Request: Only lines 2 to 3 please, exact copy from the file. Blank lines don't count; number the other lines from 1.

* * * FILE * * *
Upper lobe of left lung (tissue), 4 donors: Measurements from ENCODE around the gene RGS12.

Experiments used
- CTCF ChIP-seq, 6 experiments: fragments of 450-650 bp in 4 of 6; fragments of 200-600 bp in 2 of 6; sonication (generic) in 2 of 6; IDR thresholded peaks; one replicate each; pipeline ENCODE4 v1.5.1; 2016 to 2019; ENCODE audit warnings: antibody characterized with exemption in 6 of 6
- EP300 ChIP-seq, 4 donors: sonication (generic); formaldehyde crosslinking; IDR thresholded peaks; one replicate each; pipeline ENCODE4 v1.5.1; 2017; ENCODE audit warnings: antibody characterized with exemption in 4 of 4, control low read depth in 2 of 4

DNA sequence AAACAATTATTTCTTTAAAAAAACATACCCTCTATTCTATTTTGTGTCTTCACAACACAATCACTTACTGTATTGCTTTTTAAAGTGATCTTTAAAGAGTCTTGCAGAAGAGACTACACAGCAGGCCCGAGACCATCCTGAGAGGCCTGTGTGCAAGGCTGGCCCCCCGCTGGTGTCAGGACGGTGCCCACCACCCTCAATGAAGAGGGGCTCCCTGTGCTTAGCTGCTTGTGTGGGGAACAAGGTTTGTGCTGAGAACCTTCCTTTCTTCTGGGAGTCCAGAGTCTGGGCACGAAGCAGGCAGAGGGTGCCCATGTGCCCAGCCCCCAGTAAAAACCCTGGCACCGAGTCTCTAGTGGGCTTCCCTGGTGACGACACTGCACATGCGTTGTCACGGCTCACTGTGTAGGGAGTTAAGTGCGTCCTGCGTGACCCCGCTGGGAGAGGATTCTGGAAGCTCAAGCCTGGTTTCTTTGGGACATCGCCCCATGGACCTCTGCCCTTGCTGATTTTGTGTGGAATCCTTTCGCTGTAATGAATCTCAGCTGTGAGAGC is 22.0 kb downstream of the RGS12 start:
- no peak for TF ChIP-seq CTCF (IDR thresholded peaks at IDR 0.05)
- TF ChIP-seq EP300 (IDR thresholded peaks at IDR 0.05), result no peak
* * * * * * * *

Experiments used
- CTCF ChIP-seq, 6 experiments: fragments of 450-650 bp in 4 of 6; fragments of 200-600 bp in 2 of 6; sonication (generic) in 2 of 6; IDR thresholded peaks; one replicate each; pipeline ENCODE4 v1.5.1; 2016 to 2019; ENCODE audit warnings: antibody characterized with exemption in 6 of 6